Analytics & Measurement

Listen Up, Are Your Marketing Metrics in Tune?

RIAA's recent announcement provides a useful lesson in marketing metrics for your brand.

Earlier this month, the Record Industry Association of America (RIAA) announced that digital streams would count toward album certifications. The announcement simultaneously captured contemporary consumption patterns and redirected 58 years of musical history. This was big news for popular artists like Rihanna, whose newly released Anti album sold only 460 physical copies on its release date, but earned a platinum certification (1,000,000 sales) in just 15 hours, thanks to digital streaming.

You might be wondering what this has to do with your business, but the RIAA’s album certification announcement provides useful insight for any team working to develop metrics that inform your industry and accurately capture audience behavior. Here’s what we learned:

Measure what matters

According to “The Infinite Dial 2015” report from Edison Research and Triton Digital, 143 million Americans stream music monthly. This growing demand for music streaming services has resulted in multiple instances where streams surpass the physical sale of albums. The RIAA’s new certifications directly incorporate audience consumption behaviors into their metrics, stating that “1,500 on-demand audio and/or video song streams = 10 track sales = 1 album sale.” Although audience behavior and mulitmedia partnerships complicate the traditional record industry structure, the RIAA’s strategy for capturing data is poised to develop a better grasp on the modern music market.

Marketing metrics takeaway: Listen to your fans and create success measures accordingly.

Peering into the Crystal Ball eBook

Inform your stakeholders

In accordance with the updated qualifications, artists like Big Sean, Coldplay, Fifth Harmony, Kendrick Lamar, and The Weeknd were awarded elevated album certifications.These updates directly affect music artists, but they signify a newsworthy event for fans and listeners as well. The RIAA built buzz around their new standards while notifying the general public via artist-specific social media posts and press releases. As your company takes a second glance at success metrics,  aim for data that will not only matter within your industry, but can ripple throughout other mainstream channels as well.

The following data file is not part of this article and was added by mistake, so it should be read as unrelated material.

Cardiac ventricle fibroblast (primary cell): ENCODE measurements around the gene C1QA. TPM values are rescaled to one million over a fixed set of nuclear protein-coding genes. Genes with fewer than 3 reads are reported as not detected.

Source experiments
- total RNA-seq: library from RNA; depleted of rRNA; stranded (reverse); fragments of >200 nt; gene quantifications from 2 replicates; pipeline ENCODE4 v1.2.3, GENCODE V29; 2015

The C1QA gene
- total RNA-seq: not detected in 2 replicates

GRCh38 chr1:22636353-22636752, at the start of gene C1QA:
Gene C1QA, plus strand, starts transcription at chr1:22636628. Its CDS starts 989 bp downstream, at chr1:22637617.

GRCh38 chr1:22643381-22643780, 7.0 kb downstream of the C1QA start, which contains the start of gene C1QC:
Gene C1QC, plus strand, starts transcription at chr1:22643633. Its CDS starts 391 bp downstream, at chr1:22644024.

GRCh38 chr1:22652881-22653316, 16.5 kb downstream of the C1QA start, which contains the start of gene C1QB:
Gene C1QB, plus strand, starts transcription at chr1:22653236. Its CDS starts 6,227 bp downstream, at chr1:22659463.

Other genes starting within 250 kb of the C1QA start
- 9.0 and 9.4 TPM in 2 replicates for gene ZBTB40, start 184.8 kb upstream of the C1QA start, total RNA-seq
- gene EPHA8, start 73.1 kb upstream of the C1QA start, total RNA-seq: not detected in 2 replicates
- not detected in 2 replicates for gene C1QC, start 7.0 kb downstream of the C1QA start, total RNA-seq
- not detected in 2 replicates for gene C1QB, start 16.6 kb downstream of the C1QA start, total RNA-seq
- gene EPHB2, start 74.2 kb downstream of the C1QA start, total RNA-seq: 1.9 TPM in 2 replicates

Marketing metrics takeaway: Keep your stakeholders informed by being transparent about updated metrics that may affect them.

Account for the competition

Two years ago, Billboard announced that its album charts would reflect digital streams, but their system is slightly different than RIAA’s certifications. While both brands agree that 1,500 music streams are equivalent to one album sale, Billboard does not count free music downloads, hence the Rihanna debacle. (The short story: RIAA recognized the free downloads of her Anti album from a Samsung partnership, but Billboard did not.) The good news is that there is room for multiple thought leaders. Chances are, musicians and fans will continue to look to both brands for industry news and success.

Marketing metrics takeaway: Make data-driven decisions based on your industry insight despite discrepancies.

Don’t run from change

The RIAA has a decades-long legacy of determining a record’s standing within the marketplace, but anyone with a set of earbuds or a mobile device can tell that the music marketplace is ever-evolving. RIAA’s pivotal announcement marks a willingness to not only lead an industry but be an innovative and active member in it. No matter what space your business occupies, never get too far ahead that you don’t know what trends your audience is following or what numbers matter to them.

Marketing metrics takeaway: In order to be effective, you must keep your ear to the ground and be willing to change your mind (and your metrics) when necessary.

Learning from the music industry

Sometimes amplifying your brand begins with fine-tuning your approach. How can your fans, affiliates, and customers sing your praises, if you’re praising the wrong thing? As your company decides what success looks like, don’t forget to listen to your audience. 

Peering into the Crystal Ball eBook 

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